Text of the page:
I was at an eco-salon at our Chicago office recently, talking about the BP Deepwater Horizon disaster. The topic of BP’s activities in the Arctic came up and people started laughing when I described BP’s claim that, by drilling an oil well from an artificial island on the Outer Continental Shelf in the Beaufort Sea, it was not actually drilling on the Outer Continental Shelf.
That would be funny if it weren’t so dangerous. BP is making this claim to ease the way for approval of its massive ultra-extended-range oil project on the North Slope of Alaska, in Prudhoe Bay. BP's original design for the project had the drilling starting from a drilling rig offshore, in the waters of Prudhoe Bay. BP conducted an environmental review of sorts and obtained approval from the Minerals Management Service (now the Bureau of Ocean Energy Management, Regulation and Enforcement). Then BP changed the design from a drilling rig in the ocean to one located on an artificial island that is connected to the shore by a long causeway. BP did not conduct any additional environmental review, nor was it asked to by MMS. After the Deepwater Horizon blowout in April, 2010, when talk of a moratorium on offshore drilling began, BP took the view that this project was not offshore. Amusing, no?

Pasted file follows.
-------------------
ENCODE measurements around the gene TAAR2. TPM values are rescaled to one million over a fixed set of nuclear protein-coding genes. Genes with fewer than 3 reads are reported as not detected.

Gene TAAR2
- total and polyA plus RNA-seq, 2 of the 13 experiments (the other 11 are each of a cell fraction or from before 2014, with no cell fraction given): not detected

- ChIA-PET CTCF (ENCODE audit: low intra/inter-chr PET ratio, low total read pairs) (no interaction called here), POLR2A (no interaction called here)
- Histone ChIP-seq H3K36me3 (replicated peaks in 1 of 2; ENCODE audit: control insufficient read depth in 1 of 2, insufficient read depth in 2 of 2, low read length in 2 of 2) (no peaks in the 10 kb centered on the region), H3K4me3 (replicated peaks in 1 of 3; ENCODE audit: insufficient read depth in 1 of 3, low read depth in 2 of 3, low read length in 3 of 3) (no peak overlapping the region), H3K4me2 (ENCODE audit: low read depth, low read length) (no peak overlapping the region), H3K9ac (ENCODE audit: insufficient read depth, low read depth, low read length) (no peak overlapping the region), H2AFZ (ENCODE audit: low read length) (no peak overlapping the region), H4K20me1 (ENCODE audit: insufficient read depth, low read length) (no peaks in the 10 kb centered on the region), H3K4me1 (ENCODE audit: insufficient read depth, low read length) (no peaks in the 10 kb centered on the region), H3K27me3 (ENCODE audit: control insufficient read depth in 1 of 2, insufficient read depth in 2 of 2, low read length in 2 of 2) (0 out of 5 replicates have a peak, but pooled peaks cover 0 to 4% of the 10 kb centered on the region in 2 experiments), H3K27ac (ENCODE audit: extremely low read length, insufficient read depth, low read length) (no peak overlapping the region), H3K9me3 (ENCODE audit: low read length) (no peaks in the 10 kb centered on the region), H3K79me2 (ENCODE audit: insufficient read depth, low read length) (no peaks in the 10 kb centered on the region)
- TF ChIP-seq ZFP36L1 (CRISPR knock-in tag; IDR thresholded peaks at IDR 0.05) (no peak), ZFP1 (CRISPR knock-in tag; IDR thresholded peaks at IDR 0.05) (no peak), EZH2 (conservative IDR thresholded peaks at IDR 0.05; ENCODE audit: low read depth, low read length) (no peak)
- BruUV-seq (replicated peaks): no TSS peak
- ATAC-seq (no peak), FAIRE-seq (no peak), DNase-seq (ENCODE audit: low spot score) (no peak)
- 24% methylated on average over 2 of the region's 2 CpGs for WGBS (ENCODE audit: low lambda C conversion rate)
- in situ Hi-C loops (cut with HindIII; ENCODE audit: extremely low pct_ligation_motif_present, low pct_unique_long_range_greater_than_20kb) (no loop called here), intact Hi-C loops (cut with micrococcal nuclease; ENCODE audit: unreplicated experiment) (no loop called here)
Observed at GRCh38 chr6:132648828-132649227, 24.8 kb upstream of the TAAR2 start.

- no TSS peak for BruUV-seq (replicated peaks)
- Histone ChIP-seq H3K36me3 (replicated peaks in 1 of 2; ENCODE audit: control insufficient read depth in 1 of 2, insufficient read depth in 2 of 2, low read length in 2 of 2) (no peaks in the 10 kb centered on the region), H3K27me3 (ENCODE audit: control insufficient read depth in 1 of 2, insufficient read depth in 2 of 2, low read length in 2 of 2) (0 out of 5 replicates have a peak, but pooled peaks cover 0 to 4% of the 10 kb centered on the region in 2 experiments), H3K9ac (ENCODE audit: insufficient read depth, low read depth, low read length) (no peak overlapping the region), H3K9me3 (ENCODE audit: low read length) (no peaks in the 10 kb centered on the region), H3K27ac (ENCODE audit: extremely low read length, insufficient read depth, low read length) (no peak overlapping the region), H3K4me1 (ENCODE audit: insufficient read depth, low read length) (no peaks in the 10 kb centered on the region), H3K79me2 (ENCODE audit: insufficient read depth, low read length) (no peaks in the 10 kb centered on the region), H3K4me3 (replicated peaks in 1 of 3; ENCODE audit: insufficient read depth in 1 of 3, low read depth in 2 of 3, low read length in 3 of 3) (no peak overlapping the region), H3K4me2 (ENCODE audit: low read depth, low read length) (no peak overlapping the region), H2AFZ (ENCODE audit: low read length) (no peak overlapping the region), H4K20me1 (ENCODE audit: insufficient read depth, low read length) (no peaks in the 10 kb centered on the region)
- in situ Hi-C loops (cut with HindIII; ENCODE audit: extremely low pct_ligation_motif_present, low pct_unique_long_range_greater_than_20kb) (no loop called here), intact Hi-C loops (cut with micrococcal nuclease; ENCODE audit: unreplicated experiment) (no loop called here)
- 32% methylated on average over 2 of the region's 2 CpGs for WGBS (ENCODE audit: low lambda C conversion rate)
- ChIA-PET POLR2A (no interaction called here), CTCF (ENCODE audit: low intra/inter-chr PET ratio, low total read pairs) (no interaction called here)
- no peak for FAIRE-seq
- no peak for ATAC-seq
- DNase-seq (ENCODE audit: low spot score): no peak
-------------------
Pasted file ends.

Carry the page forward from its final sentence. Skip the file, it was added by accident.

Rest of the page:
What is not amusing is the unacceptable level of risk involved in this project. By BP's own admission, this will be the longest slant-drilling project ever attempted in the United States. It will use new, untested technology to drill eight miles at an angle to reach oil deposits. According to a recent New York Times story, there is an increased risk of natural gas “kicks” or surges in wells of this type. We all know what over-reliance on technology brought us in the Gulf of Mexico.
The environmental review that BP conducted for its on-ocean project is laughably inadequate in its description of the size of a potential spill and the ability of BP to clean one up should it occur. As my colleague Chuck Clusen has pointed out, there is no history of a successful oil spill containment or cleanup in broken ice. Consider how long it has taken to remove even one-quarter of the oil from the Deepwater Horizon blowout from the warm-water Gulf of Mexico in the summer. How much longer would it take during the sub-freezing Arctic winter?
What's at stake in BP's Prudhoe Bay project is injury by oil to the bowhead whales that frequent the area and that the First Nations people hunt for food, as well as injury to other marine mammals and aquatic life. Polar bears frequent the shoreline near the artificial island. And the Arctic National Wildlife Refuge is not far away.
NRDC and others have asked Department of the Interior Secretary Salazar to stop this project. First Nations villages in the area also oppose it. The State of Alaska is taking another look at it. I hope that the word games that BP is playing about whether this project is on shore or offshore don't distract the regulators from the simple fact that this BP project should not be allowed to go forward.